The number of homes for sale in Manhattan rose 4.4 percent to 6,125 from the previous year, and inventory significantly rose 6.1 months from the previous year to 8.4 months. In addition, the percentage difference between the list price and the sales price was 5.5 percent up from 4.2% in the previous year (1.3 points up).
People are facing construction rushes at a high pace in and around Manhattan in growing economy, which can lead to further “oversupply” in the property and housing markets.
Property and Housing Markets Are “Turning Around”
The U.S. economic expansion started in July 2009 and has reached eight years and 10 months in May 2019, the nation’s second longest on record since the war. The longest record since the war is 10 years, but in the Fed Survey conducted prior to FOMC (Federal Open Market Committee) in May, 81 percent answered the economic expansion could update the longest record, presenting an optimistic forecast.
Despite the good forecast, the stock prices still continue to fall. It is because people might be watching over stagflation.
Consumer spending increased by 1.1 percent in the January-March quarter from the previous quarter, a drastic decrease as opposed to a 4 percent increase in the previous quarter. Some people say consumer spending in the January-March quarter was a reaction to the high increase in the previous quarter . The reason is that new car sales in U.S. in April drastically fell 5.5 percent from the same month last year. The April-June quarter had a bad start since auto sales is said to be a “barometer” of the economy’s health and consumer spending.
Meanwhile, the CPI (consumer price index) rose 2.4 percent in March, and the PCE (personal consumption expenditures) price index increased 2 percent in March, which reached the target by FRB (Federal Reserve Board).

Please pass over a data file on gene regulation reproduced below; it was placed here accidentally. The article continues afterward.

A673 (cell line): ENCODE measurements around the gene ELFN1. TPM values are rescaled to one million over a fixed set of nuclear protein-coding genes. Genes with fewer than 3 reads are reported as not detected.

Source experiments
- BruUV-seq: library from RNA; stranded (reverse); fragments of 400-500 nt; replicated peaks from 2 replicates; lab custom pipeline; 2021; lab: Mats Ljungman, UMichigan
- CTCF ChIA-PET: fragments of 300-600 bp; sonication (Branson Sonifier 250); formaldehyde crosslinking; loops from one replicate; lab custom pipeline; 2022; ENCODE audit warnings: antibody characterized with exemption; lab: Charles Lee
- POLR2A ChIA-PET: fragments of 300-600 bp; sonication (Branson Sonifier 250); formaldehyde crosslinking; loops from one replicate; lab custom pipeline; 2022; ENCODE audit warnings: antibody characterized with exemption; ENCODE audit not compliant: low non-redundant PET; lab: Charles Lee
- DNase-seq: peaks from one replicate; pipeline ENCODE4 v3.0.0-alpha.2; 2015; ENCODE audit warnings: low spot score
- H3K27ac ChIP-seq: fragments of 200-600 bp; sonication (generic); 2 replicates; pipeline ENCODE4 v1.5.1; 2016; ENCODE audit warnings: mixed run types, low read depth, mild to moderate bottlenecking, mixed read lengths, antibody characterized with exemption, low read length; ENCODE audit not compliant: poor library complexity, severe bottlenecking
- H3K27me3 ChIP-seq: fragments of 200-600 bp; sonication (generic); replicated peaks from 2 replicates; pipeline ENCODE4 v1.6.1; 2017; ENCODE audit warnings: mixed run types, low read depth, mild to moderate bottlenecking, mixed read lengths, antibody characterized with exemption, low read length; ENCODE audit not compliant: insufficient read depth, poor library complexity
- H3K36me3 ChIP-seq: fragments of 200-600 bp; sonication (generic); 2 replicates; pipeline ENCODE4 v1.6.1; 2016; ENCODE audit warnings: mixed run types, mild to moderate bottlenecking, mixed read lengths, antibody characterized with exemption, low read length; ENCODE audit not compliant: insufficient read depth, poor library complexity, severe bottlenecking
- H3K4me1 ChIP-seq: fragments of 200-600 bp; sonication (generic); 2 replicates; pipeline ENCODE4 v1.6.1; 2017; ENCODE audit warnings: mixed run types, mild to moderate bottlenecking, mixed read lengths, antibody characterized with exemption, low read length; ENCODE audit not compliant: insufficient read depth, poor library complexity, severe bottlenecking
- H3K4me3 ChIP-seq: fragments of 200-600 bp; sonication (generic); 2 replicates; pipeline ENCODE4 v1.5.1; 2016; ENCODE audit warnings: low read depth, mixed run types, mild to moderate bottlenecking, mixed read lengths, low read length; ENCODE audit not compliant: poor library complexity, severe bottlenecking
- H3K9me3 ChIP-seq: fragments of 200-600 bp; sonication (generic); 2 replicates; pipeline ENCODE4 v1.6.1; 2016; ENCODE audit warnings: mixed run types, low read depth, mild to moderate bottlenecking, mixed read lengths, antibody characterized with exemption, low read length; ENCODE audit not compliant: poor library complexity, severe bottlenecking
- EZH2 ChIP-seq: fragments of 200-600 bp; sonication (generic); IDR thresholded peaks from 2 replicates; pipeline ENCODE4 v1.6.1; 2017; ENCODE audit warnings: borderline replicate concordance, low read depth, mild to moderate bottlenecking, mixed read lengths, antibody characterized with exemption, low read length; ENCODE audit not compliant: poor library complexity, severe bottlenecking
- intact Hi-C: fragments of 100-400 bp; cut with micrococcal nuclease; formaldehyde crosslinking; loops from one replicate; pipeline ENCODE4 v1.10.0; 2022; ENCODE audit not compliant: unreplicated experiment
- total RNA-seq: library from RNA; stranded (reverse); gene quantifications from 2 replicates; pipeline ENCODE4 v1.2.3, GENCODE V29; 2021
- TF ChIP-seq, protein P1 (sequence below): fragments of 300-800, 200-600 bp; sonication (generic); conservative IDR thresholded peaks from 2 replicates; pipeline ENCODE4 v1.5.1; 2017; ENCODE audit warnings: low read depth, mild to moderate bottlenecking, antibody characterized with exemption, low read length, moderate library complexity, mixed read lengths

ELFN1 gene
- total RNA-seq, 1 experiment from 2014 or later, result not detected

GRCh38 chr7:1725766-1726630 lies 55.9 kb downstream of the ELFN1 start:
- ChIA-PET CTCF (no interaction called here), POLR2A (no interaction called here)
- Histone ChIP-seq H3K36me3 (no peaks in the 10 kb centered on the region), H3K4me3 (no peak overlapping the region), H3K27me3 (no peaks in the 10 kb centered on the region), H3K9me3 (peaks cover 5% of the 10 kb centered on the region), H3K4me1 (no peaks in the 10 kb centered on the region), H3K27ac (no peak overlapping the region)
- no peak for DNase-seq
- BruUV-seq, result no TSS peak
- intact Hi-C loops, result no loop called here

The economy is now in the situation where price increases in the economy downturn, meaning that the above-mentioned “stagflation” should be a concern because spending is sluggish while inflationary pressure is becoming strong.
In an FOMC statement issued in May, some part related to inflation was changed to both overall inflation and inflation for items other than food and energy have “continued to run below 2 percent” to “moved close to 2 percent” in the last statement.
The following sentence existed in the last statement, but was deleted from the May statement: The economic outlook has strengthened in recent months. The markets translate this statement as “inflationary pressure is becoming strong while relatively economy is not so strong”. Accordingly, this caused the plunge in the share prices due to alarming stagflation.
The yield of 10-year Treasury note crossed 3 percent late in April, and the share prices declined., It is expected “inflationary pressure is getting stronger from now onwards”. (stock traders on Wall Street)
As of April 26, U.S. 30-year mortgage rates climbed to 4.58 percent, reaching their highest level since August 2013. Some people suggest higher mortgage rates can hurt those who are willing to buy a house, and now we can tell the property and housing markets in Manhattan, which was once called myth, “are turning around”.